Prescription without Diagnosis = Malpractice

The wiring in my brain crosses in funny ways sometimes. Three different streams of thought flickered through my head at the same time today.

First, I was reading Jay Guin’s blog, and he quoted one of his fellow elders as saying, “Prescription without diagnosis is malpractice.” And then I thought of a recent episode in my sister-in-law’s life.

She had been having this really weird rash/skin outbreak on her face that looked for all the world like a chemical burn, but without any exposure to chemicals! She went to the doctor, got some stuff to treat it, and it went away for a little while. When it came back, she couldn’t get in to see the same doctor. Let me explain the scene for the encounter with the new guy. “No, wait. There is too much. Let me sum up.”

She sits in the exam room for about 10 minutes before anyone comes in. Then this “doctor” strolls in and sits down with his head in a file. Maybe it’s hers, maybe not. Doesn’t look up. Doesn’t make eye contact. Doesn’t introduce himself. DOESN’T EXAMINE THE SPOT IN QUESTION.

Keeping all that in mind now, here’s what he said: “Hi. You have contact dermititis. You need to stop using everything you currently use on your face – soap, face wash, makeup, everything – and wash with Dove soap for 2 weeks.”

Sister-in-law: “I’m allergic to Dove soap.”

“Doctor”: “No one’s allergic to Dove soap. Do it.”

Sister-in-law: “I had this outbreak a few weeks ago and the doctor then gave me (some medicine or other) and it went away. Can’t you give me another prescription for that?”

“Doctor”: “Ma’am, I’m not giving you anything. Go wash with Dove soap. Goodbye.”

Imagine how frustrated and angry and hurt you’d be by this encounter. Someone is getting paid to help you, to get to know what’s wrong with you so that they can do their best to help you take care of it, and instead they completely ignore you and say whatever seems best to them. I know I’d have been angry enough to lay my hands on this guy’s shoulders and say, “Stop. Look. At. Me. Right. Now. That’s better. Let’s start this conversation over. What’s your name?”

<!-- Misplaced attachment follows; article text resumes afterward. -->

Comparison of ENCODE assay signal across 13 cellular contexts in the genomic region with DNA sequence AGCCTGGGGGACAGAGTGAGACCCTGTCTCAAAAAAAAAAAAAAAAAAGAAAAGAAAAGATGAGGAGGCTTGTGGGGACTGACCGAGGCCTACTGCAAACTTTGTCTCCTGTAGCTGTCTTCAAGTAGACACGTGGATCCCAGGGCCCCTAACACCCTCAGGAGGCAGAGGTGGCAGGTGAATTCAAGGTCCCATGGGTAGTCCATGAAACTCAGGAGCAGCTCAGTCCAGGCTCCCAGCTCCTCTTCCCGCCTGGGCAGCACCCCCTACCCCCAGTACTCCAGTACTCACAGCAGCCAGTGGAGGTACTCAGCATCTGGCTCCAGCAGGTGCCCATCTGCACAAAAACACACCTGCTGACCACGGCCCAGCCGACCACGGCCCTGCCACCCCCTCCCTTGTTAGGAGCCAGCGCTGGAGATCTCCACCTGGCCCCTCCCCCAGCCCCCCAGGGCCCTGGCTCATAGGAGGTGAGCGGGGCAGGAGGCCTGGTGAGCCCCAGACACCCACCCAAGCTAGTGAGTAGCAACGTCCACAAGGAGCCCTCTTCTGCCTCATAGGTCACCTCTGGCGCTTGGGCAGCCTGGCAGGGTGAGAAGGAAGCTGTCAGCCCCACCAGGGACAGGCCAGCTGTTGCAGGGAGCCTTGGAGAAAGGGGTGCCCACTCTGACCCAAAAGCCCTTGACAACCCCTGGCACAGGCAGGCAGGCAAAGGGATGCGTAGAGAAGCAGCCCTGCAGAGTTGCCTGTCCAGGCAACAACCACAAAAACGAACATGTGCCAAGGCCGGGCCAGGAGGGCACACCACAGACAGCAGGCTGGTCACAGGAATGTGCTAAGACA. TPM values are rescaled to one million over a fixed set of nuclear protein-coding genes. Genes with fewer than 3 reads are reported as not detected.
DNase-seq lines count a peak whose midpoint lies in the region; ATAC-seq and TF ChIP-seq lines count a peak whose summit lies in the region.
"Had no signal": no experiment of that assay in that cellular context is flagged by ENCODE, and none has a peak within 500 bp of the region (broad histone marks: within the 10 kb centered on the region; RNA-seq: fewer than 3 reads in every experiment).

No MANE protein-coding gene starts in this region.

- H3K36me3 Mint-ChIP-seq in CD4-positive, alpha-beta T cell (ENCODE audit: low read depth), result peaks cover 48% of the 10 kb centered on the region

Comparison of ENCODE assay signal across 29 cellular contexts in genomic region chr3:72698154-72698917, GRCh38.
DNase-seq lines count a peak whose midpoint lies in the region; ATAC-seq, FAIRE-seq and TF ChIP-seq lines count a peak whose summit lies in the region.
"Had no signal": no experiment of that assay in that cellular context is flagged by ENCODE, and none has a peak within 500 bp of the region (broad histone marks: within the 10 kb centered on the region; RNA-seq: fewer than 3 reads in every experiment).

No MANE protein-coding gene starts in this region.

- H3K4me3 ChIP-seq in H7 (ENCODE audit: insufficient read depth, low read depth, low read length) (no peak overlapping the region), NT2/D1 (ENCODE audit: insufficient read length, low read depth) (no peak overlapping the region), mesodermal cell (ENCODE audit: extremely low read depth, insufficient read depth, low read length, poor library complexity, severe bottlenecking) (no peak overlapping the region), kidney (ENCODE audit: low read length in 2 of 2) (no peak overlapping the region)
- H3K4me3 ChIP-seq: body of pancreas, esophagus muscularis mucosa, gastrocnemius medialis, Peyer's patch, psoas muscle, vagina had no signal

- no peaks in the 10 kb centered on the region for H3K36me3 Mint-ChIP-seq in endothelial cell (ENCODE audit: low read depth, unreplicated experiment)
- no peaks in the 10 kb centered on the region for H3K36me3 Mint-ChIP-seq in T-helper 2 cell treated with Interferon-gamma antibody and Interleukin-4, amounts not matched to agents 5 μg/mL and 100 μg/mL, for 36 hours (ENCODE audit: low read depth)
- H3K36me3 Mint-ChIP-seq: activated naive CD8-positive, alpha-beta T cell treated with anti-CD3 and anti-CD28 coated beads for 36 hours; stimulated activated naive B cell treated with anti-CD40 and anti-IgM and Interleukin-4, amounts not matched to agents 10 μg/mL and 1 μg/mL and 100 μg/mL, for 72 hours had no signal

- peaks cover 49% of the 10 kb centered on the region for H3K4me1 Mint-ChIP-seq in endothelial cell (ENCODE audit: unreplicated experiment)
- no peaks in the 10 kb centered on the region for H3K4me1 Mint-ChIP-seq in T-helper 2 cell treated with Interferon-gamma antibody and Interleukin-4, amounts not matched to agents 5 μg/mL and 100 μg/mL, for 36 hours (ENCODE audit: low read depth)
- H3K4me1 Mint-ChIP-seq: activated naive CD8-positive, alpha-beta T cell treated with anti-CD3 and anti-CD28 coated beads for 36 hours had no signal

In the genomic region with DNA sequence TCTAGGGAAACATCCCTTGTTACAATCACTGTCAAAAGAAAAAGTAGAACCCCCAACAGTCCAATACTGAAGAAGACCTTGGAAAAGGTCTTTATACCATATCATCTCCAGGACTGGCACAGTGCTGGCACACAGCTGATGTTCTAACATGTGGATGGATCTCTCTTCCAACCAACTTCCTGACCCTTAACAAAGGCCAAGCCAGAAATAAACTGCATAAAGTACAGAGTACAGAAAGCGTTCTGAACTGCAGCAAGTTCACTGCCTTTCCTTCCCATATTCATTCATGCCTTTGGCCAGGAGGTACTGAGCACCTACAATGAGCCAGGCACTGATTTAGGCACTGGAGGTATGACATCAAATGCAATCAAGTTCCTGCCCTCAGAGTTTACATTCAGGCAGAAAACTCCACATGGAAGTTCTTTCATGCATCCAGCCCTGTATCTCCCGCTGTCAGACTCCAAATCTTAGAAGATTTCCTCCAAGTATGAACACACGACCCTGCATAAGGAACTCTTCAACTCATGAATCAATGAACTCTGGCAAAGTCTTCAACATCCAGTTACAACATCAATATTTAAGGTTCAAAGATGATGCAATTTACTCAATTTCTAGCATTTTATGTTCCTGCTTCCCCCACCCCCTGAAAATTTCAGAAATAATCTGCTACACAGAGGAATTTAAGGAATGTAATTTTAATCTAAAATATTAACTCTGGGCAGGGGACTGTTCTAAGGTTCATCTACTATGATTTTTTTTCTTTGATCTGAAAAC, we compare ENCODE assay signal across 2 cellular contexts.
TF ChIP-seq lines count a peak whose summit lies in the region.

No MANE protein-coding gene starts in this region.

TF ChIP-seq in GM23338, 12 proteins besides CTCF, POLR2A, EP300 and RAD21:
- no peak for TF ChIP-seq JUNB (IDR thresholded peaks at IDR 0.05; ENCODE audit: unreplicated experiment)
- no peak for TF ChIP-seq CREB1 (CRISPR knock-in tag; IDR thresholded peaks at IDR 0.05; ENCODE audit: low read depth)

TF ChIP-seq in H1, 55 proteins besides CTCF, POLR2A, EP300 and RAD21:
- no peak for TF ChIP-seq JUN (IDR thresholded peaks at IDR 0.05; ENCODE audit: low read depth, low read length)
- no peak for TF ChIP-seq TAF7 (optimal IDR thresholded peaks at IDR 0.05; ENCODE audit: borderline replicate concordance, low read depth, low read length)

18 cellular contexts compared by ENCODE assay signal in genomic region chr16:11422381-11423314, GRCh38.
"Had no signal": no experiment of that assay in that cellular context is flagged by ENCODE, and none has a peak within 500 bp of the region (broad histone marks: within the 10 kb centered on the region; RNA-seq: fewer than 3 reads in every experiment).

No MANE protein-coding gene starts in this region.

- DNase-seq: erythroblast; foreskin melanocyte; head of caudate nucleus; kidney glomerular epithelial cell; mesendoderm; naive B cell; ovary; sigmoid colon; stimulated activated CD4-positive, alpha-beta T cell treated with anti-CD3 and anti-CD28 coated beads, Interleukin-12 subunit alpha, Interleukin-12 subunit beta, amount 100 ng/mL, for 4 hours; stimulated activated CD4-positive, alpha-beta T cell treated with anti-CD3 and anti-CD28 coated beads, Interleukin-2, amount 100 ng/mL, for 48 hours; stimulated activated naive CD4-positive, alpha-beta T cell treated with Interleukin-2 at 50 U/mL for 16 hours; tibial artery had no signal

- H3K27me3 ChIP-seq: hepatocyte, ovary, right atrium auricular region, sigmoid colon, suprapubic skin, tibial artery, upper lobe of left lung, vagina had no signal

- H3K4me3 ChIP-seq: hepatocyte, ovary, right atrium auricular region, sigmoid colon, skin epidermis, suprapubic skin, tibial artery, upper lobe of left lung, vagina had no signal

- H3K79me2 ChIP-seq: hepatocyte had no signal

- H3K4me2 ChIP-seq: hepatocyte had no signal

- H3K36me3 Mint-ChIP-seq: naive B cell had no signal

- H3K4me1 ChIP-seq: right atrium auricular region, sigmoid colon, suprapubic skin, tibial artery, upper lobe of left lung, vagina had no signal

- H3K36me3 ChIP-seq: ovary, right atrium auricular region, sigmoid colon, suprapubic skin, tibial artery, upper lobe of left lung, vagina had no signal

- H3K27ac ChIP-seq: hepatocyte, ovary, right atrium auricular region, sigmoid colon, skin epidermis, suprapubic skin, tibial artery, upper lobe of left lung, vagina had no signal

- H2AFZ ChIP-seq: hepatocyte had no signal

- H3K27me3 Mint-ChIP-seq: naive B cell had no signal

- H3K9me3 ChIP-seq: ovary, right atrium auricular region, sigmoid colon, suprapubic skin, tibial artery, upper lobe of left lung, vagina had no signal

You see, when someone barges into your life, a total stranger, sits themselves down in front of you and tells you they know exactly what’s wrong with you and exactly what will fix it — it is really offensive, insulting, disrespectful, arrogant, and infuriating.

Are you waiting for the third thought I had? Here it is: see if you can find the connection to the other two.

“I really hate the bumper stickers that say, ‘Jesus Is The Answer!'”

in HIS love,


About Nick Gill

orphan-poet-adoptee-soldier-prodigal-servant-husband- counselor-desperate seeker after my Father's face "I feel my body weakened by the years as people turn to gods of cruel design. Is it that they fear the pain of death, or is it that they fear the joy of life?" - Toad the Wet Sprocket

Posted on 21 November, 2009, in Uncategorized. Bookmark the permalink. 5 Comments.

  1. yeeeaaaaahhhh. i feel ya.
    we jump ahead, same way we do with the plan of salvation, we jump to fix without listening or loving. good stuff, thanks

  2. Good one Bro! Now we wonder why our so called campaigns are not so sucessful. Our entire strategy for sharing Christ must change. Sharing the journey by listening, loving, telling your story, being open and vulnerable, and just simply honest about our lives to others must take place or those in need of the good news will see right through us. Great post Bro!

  3. Thank you, guys! my eyes bugged out a little bit when i realized just how irritating that bumper sticker really is!

  4. Aww, I like those bumper stickers! ‘Cause no matter what the problem is I’m currently facing, seeking Jesus IS the solution.

    BUT I guess I can see where you might think they’re not the most effective evangelistic tool. 😉

    Other than the bumper sticker, however, I totally agree! I can’t tell you how often I’ve wanted to get a hold of one of my angst-ridden college-age co-workers and tell them “You just need Jesus and everything will get better!” But that won’t work unless I’ve gotten to know them better, established a connection with them, then I might be able to reach into their souls and see what holes Jesus might fill for them.

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